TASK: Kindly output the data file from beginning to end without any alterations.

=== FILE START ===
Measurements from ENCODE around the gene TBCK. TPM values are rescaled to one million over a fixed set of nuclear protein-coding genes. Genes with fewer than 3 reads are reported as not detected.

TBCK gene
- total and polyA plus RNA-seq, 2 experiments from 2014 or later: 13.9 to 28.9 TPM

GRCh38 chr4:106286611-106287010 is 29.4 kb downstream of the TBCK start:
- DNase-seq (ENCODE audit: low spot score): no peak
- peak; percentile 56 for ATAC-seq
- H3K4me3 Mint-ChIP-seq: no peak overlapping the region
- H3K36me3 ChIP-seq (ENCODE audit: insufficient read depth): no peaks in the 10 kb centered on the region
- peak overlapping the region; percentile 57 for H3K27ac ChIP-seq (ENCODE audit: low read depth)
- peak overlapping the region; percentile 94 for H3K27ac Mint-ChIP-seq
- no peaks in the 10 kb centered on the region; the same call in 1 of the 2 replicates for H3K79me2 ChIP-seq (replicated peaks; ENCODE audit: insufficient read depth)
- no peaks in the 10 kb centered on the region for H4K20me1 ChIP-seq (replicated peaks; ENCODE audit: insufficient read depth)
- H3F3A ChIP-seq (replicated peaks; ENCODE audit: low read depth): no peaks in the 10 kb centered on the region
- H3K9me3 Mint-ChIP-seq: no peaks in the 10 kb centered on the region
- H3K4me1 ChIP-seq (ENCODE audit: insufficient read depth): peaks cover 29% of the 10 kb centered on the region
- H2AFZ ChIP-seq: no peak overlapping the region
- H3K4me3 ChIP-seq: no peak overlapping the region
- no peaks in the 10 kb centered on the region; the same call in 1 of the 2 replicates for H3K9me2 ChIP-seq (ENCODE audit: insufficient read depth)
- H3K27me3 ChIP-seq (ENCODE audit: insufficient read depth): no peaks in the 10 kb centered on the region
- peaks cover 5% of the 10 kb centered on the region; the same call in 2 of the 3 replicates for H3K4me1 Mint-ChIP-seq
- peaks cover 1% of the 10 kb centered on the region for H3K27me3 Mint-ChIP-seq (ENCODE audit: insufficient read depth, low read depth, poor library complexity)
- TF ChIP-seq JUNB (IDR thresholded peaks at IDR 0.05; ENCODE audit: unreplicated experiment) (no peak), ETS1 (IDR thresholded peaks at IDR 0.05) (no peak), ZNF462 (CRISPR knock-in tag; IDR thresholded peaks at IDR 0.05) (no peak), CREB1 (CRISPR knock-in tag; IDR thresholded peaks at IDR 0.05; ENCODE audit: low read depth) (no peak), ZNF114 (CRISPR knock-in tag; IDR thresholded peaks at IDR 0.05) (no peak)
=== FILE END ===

Measurements from ENCODE around the gene TBCK. TPM values are rescaled to one million over a fixed set of nuclear protein-coding genes. Genes with fewer than 3 reads are reported as not detected.

TBCK gene
- total and polyA plus RNA-seq, 2 experiments from 2014 or later: 13.9 to 28.9 TPM

GRCh38 chr4:106286611-106287010 is 29.4 kb downstream of the TBCK start:
- DNase-seq (ENCODE audit: low spot score): no peak
- peak; percentile 56 for ATAC-seq
- H3K4me3 Mint-ChIP-seq: no peak overlapping the region
- H3K36me3 ChIP-seq (ENCODE audit: insufficient read depth): no peaks in the 10 kb centered on the region
- peak overlapping the region; percentile 57 for H3K27ac ChIP-seq (ENCODE audit: low read depth)
- peak overlapping the region; percentile 94 for H3K27ac Mint-ChIP-seq
- no peaks in the 10 kb centered on the region; the same call in 1 of the 2 replicates for H3K79me2 ChIP-seq (replicated peaks; ENCODE audit: insufficient read depth)
- no peaks in the 10 kb centered on the region for H4K20me1 ChIP-seq (replicated peaks; ENCODE audit: insufficient read depth)
- H3F3A ChIP-seq (replicated peaks; ENCODE audit: low read depth): no peaks in the 10 kb centered on the region
- H3K9me3 Mint-ChIP-seq: no peaks in the 10 kb centered on the region
- H3K4me1 ChIP-seq (ENCODE audit: insufficient read depth): peaks cover 29% of the 10 kb centered on the region
- H2AFZ ChIP-seq: no peak overlapping the region
- H3K4me3 ChIP-seq: no peak overlapping the region
- no peaks in the 10 kb centered on the region; the same call in 1 of the 2 replicates for H3K9me2 ChIP-seq (ENCODE audit: insufficient read depth)
- H3K27me3 ChIP-seq (ENCODE audit: insufficient read depth): no peaks in the 10 kb centered on the region
- peaks cover 5% of the 10 kb centered on the region; the same call in 2 of the 3 replicates for H3K4me1 Mint-ChIP-seq
- peaks cover 1% of the 10 kb centered on the region for H3K27me3 Mint-ChIP-seq (ENCODE audit: insufficient read depth, low read depth, poor library complexity)
- TF ChIP-seq JUNB (IDR thresholded peaks at IDR 0.05; ENCODE audit: unreplicated experiment) (no peak), ETS1 (IDR thresholded peaks at IDR 0.05) (no peak), ZNF462 (CRISPR knock-in tag; IDR thresholded peaks at IDR 0.05) (no peak), CREB1 (CRISPR knock-in tag; IDR thresholded peaks at IDR 0.05; ENCODE audit: low read depth) (no peak), ZNF114 (CRISPR knock-in tag; IDR thresholded peaks at IDR 0.05) (no peak)